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art by Ron Sanders

Gnostalgia

Ronald D. Ferguson writes and lives with his wife, a dog and four feral cats on two acres of the hill country. This is his third story with DSF. More of his stuff can be found at sites.google.com/site/ronalddferguson/home. The "Short Stories" link in the left column connects with his published stories available online.
"I told the boy's parents there was no hope, but so long as he has brain activity they won't give up. Poor kid. He's only fourteen."
"Doesn't matter. His body is shutting down. Kidneys are already gone. We can prolong it for a few days, but we can't repair so much trauma. Still maybe there's something...."
Play.
Karl's jaw hurts from trying to cram his tongue into Linda's mouth. Slobber drips down his chin--he doesn't know whose-- and that distracts him. Is he doing this right? Todd told him to cop a feel if she lets him stick his tongue in her mouth, but Linda wears braces and Karl's tongue is getting sore--
Reset.
Karl slides his hand from Linda's shoulder towards her breast.
"No." She pushes his hand away. "That's twice. Don't try again."
Reset.
Karl touches Linda's breast. She smiles and runs her hand across his thigh. He can't undo her blouse. Are the buttons backwards? He squeezes his hand into the gap between the buttons. One pops off.
"Karl! You tore my blouse. My father's going to kill you."
Pause. Realign.
"I don't like any of those. Can we edit or combine? He deserves something better."
"I can try, but this is all experimental. What do you have in mind?"
Redact. Play.
Karl shoves his hand between the buttons on Linda's blouse. The top button pops off.
"I'm sorry." His face goes hot at his clumsiness.
"It's okay." She undoes her blouse. "I'll help you."
Store. Pause.
"What a tragedy. What's his name again?"
"Karl. He won't recover."
"Damn. He saved all those other kids. Who knows what he might have become? What a tragedy."
Skip.
"Karl can you hear me? Just move your hand. A finger will do. Very good. I'm giving you something for the pain. You'll sleep better as soon as it takes effect. What? I can't hear you? Who am I? I'm uh, Linda. You remember Linda... Karl... Karl...."
Play.
Karl holds his diploma overhead and waves to his parents.
"Congratulations." Dr. Cullen smiles from the front row of faculty when Karl passes.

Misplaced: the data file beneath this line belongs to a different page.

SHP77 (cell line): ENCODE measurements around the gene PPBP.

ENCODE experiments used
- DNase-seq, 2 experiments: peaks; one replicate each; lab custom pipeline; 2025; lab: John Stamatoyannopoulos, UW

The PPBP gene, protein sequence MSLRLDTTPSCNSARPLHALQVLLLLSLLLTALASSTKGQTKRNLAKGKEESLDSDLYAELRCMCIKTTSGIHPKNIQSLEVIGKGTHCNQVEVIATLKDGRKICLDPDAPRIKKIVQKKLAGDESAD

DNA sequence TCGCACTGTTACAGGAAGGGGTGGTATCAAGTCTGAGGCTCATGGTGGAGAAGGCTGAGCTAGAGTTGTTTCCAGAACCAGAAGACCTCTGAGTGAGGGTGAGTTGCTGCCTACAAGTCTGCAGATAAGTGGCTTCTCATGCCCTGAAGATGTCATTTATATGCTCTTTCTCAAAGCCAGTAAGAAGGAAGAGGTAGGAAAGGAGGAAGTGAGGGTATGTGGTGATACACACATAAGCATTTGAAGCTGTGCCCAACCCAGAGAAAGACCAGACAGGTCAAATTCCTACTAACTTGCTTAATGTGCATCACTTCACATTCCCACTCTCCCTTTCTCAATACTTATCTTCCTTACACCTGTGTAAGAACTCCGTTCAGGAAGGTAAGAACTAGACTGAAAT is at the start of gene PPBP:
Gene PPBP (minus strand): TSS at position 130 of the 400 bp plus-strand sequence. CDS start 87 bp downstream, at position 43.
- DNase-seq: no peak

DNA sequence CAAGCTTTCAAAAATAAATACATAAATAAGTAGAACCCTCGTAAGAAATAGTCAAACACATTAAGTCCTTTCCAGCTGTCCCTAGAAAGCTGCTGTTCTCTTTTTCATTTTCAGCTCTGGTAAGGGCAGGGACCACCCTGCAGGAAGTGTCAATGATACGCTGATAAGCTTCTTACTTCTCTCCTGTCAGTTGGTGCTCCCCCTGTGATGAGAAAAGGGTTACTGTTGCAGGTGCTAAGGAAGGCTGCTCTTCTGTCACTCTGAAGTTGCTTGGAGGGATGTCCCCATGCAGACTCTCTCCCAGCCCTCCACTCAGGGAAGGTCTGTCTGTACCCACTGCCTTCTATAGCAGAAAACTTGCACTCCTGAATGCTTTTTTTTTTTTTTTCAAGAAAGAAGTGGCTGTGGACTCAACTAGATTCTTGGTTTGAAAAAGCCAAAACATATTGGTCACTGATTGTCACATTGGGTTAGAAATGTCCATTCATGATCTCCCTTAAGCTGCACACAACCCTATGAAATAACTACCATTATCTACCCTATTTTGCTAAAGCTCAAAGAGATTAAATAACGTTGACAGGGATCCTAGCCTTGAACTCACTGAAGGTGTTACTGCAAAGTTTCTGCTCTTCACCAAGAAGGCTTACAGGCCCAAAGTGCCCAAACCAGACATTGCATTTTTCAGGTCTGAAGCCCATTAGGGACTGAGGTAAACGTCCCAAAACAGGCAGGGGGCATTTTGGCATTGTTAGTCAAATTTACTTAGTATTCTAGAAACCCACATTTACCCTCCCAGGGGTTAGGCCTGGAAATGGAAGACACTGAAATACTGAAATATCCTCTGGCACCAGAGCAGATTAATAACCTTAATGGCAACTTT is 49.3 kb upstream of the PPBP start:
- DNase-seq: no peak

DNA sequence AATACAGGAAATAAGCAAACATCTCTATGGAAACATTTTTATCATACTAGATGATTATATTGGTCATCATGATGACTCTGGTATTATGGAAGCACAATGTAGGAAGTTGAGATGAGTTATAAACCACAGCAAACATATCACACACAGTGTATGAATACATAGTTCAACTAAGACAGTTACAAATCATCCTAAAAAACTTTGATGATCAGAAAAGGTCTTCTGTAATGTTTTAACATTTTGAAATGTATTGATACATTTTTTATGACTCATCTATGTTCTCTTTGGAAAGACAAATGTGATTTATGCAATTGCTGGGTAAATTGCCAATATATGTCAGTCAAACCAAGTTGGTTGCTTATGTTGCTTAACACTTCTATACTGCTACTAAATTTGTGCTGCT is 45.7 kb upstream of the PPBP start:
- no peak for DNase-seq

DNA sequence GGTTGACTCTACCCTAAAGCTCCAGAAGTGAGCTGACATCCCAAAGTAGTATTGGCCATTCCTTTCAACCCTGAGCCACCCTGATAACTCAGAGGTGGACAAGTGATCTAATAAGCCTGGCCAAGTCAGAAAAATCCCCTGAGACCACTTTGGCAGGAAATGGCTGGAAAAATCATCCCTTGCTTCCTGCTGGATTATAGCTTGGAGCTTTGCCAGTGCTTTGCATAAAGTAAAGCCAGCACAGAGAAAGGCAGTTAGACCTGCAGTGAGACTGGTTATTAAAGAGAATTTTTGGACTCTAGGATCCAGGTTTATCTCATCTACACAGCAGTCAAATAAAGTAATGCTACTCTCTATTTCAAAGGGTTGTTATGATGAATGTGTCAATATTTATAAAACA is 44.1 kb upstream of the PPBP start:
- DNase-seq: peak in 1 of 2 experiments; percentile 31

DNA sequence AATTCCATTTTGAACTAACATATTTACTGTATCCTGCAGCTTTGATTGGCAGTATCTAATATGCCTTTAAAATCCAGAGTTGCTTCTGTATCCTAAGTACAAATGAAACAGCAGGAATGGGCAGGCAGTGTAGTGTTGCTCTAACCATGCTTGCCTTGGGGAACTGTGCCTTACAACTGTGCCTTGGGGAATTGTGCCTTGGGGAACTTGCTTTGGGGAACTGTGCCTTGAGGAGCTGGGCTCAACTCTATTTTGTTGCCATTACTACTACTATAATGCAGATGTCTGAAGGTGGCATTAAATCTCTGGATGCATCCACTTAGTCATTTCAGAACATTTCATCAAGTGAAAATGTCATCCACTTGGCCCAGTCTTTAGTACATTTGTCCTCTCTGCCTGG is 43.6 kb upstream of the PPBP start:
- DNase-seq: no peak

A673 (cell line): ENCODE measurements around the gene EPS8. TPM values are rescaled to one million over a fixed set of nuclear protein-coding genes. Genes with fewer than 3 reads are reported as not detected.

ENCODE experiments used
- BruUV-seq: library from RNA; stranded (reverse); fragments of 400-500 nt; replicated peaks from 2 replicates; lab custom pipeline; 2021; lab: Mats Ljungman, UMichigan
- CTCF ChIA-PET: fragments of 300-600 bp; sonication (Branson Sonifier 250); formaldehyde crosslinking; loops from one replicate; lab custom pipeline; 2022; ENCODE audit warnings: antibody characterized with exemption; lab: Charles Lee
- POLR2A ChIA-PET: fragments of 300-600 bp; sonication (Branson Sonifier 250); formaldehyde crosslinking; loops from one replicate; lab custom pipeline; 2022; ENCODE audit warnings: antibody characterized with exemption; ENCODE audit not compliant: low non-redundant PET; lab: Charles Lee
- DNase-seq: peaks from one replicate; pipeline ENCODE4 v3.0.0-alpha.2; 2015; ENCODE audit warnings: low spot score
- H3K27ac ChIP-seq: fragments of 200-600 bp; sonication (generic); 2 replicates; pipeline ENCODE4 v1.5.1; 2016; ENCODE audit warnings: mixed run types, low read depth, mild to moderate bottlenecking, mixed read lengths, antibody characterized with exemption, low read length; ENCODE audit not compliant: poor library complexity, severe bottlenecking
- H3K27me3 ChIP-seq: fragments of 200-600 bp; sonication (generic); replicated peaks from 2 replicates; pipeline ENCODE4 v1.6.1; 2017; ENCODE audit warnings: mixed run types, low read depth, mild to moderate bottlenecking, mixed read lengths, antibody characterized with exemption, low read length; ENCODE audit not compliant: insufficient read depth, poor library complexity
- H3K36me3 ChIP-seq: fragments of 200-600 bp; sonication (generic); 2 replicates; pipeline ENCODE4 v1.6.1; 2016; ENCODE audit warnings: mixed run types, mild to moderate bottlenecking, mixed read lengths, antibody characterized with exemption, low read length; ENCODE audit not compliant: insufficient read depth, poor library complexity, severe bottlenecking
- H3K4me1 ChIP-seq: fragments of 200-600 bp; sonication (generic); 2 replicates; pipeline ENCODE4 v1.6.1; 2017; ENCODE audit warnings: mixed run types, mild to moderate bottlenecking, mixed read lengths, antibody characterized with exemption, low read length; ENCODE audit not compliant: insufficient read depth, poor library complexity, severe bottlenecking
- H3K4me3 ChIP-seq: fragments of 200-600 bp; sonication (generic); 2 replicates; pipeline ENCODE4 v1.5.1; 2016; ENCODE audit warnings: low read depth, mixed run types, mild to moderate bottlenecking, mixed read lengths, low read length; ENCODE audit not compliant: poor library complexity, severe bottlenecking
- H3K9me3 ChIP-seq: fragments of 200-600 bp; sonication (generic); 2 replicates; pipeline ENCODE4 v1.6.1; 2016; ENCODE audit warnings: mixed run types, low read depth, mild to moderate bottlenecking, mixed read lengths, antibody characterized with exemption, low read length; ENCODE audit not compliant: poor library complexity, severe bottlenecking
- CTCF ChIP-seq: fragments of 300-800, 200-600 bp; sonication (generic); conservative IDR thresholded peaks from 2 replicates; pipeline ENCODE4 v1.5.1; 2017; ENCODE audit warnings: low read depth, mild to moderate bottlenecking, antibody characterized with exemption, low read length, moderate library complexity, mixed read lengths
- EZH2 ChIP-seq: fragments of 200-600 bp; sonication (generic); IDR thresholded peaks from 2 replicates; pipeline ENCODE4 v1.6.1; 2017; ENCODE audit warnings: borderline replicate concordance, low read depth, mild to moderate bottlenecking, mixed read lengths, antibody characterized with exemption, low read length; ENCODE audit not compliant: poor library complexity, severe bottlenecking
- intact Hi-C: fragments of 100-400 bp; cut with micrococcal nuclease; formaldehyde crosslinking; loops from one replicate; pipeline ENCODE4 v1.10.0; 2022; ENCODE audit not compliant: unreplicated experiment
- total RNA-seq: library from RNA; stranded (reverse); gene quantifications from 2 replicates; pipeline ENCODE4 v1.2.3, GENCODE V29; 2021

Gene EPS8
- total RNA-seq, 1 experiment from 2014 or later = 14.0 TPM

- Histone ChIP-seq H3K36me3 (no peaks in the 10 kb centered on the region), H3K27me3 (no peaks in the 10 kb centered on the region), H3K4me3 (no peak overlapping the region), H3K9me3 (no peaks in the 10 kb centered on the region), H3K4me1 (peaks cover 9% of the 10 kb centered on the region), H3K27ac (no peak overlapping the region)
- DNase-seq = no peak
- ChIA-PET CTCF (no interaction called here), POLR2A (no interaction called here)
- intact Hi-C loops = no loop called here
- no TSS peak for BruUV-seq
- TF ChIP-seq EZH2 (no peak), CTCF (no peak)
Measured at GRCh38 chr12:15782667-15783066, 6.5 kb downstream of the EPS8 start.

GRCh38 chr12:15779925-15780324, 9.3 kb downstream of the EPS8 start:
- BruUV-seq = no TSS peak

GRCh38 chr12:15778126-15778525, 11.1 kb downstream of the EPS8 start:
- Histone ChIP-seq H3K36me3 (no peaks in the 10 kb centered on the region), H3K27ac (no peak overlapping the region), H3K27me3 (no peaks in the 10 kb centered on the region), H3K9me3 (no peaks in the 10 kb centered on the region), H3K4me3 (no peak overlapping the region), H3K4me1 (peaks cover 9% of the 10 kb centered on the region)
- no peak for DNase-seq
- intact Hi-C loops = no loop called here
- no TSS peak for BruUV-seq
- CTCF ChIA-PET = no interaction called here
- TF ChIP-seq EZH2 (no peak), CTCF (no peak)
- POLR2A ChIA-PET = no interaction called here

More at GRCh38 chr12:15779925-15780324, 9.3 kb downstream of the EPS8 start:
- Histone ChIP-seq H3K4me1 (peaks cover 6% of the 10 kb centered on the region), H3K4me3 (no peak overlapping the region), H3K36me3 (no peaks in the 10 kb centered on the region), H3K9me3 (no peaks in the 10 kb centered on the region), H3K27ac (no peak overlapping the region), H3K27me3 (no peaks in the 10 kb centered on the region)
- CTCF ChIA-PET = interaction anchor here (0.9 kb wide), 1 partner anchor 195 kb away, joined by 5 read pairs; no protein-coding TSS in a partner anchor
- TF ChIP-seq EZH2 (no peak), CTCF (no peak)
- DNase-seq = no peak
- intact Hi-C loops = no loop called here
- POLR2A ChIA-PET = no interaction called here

"Thanks." Karl stops to shake hands. "I got my acceptance to graduate school."
"I knew you would."
"Gotta go now. Linda is waiting."
Store. Redact.
"Looks pretty good. But..."
"I know that tone. What else do you want? Remember, we have to be fast."
"If his girlfriend graduates with him, and they leave the stage holding hands.... You know?"
"Sure. I can do that."
Play.
Karl wraps his arm about Linda's waist and watches the sunset fade from pink to lavender.
"Beautiful wedding." She snuggles her head against his shoulder. "Beautiful sunset."
"And a beautiful honeymoon with my beautiful wife." He pulls her close and kisses her. "I'll never forget this moment."
"I know." She smiles. "Neither will I."
Store. Pause.
"That was perfect. Damn it. You've got me crying."
"You care so much about the kid, I wanted to rip something special. Padded out the scenes we already have, but we're cutting this close."
"You are an artist. No doubt about it. A real artist."
Play.
After the nurse took the baby away, Karl sat in the birthing room and watched Linda sleep. What a trooper. What a wonderful woman. What had he done to deserve her? Tears came to his eyes. "I must be the happiest man alive."
Pause.
"Time is running out. I don't think we can hold onto him much longer."
"One more. Please. Squeeze in one more. Complete him."
Play.
Karl is dying. Only eighty-nine years, but it's been a terrific life. Fortunately, he feels no pain. The children and grandchildren dutifully troop through his hospital room and encourage him to get well, but he knows he won't. The last five months since Linda died have been too hard, too lonely. He yearns for... not more, the time was enough, but he wouldn't mind reliving his life. He closes his eyes to remember the day he first met Linda.
Upload.
"Karl's parents are here. I told them the end was near. They want to know about the electronics you've connected to the boy's head. I didn't know what to say, so I told them it was monitoring equipment. Surely, you're not experimenting on this poor kid."
"No experiment. He deserves a gift before he leaves."
"What can you give to a dying boy?"
"What we all want. Memories of a full life. We transcribed dreams into his mind--dreams constructed as the highpoints of his life. His imagination will fill in the details until it seems like more than just dreams."
"Is this ethical?"
"I don't know. I don't care. It damn sure wasn't ethical for a madman to take an automatic weapon into a school to kill innocent students. Except for Karl's bravery, dozens might have died. Karl deserves a life even if he never gets the full measure of years. Let me freshen the complete sequence before he's gone. Let him remember in the time he has left."
Replay.
Karl can't keep his eyes on the road. He repeatedly glances at Linda. So smart, so sweet, so beautiful. How could he be so lucky? Driveway ahead. Time to meet the parents. Karl isn't worried that his mother won't like his fiancée. After all, Linda is his dream girl.
The End
This story was first published on Thursday, March 27th, 2014


I coined the title "Gnostalgia" a few years back before I had a story to go with it. Then I considered the question "Do our memories make us who we are?" If so, what do we remember, and whence comes that memory?

- Ronald D Ferguson

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